DOL Guidance Reminds Employers to Track Teleworking Employee Hours
As many employers struggle with the realistic possibility that remote work will continue into the foreseeable future, on August 24, 2020, the United States Department of Labor (“DOL”) Wage and Hour Division (“WHD”) issued a Field Assistance Bulletin (“FAB”) that addressed employers’ obligations to exercise reasonable diligence when tracking remote employees’ hours.
Existing law provides that employers must pay employees for all hours worked, regardless of whether the work was requested or permitted by the employer. See 29 C.F.R. § 78511-12. Under the Fair Labor Standards Act (“FLSA”), compensable time is that which the employer knew about or had reason to believe was worked by the employee. The employers’ knowledge of hours worked can be actual or constructive. Employers are presumed to have actual knowledge of an employee’s regularly scheduled hours when teleworking and actual knowledge of any additional time reported by the employee. Under the FLSA, an employer has constructive knowledge of any additional working hours that the employer should have known about through “reasonable diligence.”
According to the August 24 FAB, an employer may show reasonable diligence in tracking employee hours by “providing a reasonable reporting procedure for non-scheduled time.” In pertinent part, the FAB provided that “[i]f an employee fails to report unscheduled hours worked through such a procedure, the employer is not required to undergo impractical efforts to investigate further to uncover unreported hours of work and provide compensation for those hours.” The FAB affirmed that employers are not, for example, required to cross-reference timesheets with accessible data, such as employee emails or phone records to determine if work was performed outside of the reported hours. This presumption of reasonable diligence however will not exist where the employer prevents or discourages an employee from accurately reporting all hours worked. Further, while impractical investigations are not required, records of emails and phone calls by employees could be evidence of employer constructive knowledge if the employer knew of those communications outside of the reported hours. Finally, the WHD reiterated a long-standing legal principle that employees cannot waive their right to compensation for time worked and any such agreement by an employee is void and unenforceable.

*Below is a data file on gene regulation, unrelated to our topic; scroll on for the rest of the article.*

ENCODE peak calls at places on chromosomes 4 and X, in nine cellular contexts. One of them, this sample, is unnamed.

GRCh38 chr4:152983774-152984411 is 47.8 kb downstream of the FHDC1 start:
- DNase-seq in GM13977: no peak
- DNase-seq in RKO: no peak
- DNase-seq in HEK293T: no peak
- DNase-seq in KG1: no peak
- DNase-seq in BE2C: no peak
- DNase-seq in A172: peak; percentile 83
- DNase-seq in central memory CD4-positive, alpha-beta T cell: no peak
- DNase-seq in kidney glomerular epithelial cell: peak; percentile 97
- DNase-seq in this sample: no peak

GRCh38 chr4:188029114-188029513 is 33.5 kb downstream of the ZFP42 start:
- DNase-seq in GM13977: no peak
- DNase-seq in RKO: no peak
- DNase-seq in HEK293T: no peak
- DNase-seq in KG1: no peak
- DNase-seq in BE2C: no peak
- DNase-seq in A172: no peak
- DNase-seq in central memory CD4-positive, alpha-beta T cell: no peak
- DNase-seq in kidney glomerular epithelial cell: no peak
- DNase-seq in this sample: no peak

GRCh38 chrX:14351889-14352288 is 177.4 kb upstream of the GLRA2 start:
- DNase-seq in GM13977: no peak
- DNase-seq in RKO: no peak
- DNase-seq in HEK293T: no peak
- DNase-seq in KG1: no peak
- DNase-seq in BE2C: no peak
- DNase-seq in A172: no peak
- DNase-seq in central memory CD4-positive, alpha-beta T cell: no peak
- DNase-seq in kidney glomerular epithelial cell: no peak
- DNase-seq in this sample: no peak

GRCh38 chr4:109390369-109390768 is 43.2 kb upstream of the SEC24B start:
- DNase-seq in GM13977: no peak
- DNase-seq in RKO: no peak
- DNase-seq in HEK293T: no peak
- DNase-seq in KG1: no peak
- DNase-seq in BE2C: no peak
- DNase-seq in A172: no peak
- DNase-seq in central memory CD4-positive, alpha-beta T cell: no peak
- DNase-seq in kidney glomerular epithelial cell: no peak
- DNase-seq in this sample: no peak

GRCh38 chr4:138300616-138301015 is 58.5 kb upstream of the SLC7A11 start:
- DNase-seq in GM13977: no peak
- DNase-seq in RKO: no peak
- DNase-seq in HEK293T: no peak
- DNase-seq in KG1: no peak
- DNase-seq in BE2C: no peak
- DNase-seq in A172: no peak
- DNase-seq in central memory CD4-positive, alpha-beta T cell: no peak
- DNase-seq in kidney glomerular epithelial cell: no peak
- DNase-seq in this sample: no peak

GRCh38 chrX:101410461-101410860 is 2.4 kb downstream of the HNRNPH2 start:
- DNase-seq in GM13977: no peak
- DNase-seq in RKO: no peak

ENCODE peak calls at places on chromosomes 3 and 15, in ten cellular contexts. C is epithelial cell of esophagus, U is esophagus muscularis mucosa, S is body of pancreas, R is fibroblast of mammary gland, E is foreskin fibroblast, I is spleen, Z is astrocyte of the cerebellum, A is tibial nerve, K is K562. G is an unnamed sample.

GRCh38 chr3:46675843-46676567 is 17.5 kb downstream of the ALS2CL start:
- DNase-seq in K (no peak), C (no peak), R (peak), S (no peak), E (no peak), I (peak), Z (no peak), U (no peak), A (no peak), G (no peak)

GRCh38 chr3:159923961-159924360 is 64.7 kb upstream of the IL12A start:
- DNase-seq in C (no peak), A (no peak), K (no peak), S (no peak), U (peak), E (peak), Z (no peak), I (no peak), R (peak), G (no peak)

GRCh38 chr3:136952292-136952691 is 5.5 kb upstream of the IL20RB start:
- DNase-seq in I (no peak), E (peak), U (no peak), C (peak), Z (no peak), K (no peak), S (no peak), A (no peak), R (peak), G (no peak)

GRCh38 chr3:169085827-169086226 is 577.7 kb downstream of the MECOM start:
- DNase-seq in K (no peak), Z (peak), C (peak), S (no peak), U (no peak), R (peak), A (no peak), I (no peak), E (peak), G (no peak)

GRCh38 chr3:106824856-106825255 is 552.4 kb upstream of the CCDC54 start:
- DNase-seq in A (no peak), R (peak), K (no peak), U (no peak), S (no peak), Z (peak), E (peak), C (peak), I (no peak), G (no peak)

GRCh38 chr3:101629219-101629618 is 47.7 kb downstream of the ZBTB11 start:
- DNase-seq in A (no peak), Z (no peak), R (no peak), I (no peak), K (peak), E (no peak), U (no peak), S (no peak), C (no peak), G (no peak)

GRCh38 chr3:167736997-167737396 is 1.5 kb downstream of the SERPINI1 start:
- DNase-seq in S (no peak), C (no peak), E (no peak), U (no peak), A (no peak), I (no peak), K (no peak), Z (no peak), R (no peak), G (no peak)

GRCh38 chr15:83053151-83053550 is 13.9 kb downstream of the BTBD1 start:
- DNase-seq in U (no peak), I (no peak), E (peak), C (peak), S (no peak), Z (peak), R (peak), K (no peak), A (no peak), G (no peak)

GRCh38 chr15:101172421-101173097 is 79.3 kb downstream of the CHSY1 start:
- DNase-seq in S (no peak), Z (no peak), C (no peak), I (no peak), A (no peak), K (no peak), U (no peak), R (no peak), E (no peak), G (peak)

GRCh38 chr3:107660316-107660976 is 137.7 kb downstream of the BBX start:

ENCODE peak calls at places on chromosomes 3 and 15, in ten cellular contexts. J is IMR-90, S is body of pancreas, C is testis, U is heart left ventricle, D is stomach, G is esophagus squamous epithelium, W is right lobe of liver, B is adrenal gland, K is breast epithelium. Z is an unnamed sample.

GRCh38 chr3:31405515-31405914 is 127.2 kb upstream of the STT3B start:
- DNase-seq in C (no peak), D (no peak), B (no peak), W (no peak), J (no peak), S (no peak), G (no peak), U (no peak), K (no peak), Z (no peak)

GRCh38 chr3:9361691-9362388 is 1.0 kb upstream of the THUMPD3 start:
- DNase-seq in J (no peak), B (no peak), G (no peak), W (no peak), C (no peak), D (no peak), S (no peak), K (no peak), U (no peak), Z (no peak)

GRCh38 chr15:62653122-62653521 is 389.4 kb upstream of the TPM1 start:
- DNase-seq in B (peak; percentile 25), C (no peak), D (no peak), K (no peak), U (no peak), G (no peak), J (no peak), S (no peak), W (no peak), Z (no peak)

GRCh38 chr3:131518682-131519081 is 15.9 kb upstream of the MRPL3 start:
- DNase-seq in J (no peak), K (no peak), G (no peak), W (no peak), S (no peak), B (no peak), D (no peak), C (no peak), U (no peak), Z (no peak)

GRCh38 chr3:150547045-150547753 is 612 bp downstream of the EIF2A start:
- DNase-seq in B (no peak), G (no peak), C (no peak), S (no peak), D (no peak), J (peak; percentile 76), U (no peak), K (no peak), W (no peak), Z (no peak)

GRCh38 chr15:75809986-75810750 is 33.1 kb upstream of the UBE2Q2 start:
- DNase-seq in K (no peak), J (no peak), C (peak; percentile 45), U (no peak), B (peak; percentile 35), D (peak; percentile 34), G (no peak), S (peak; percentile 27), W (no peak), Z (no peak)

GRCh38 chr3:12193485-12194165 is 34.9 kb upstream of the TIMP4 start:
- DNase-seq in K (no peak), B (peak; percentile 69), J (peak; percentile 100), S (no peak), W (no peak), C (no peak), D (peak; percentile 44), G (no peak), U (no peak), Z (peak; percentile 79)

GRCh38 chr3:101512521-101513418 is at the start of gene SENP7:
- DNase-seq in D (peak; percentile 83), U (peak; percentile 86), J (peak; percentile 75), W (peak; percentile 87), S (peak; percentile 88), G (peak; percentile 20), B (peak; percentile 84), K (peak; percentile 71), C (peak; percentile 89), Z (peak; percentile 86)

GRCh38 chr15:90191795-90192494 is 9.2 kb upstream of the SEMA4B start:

In these uncertain times, with many workplaces transitioning to allow for remote work, regardless of whether that transition is temporary or permanent, the WHD has provided an important reminder—employer timekeeping obligations remain the same whether the employee works at the office or at home. Understandably, employers struggle with tracking teleworking employee time, but WHD has emphasized the importance of having reasonable reporting methods, which are clearly communicated to employees, easily understood, and regularly utilized to track time worked.
If you are an employer and have questions about tracking employee hours, please contact Lisa Reimbold or another member of Clark Hill’s Labor and Employment Practice Group.
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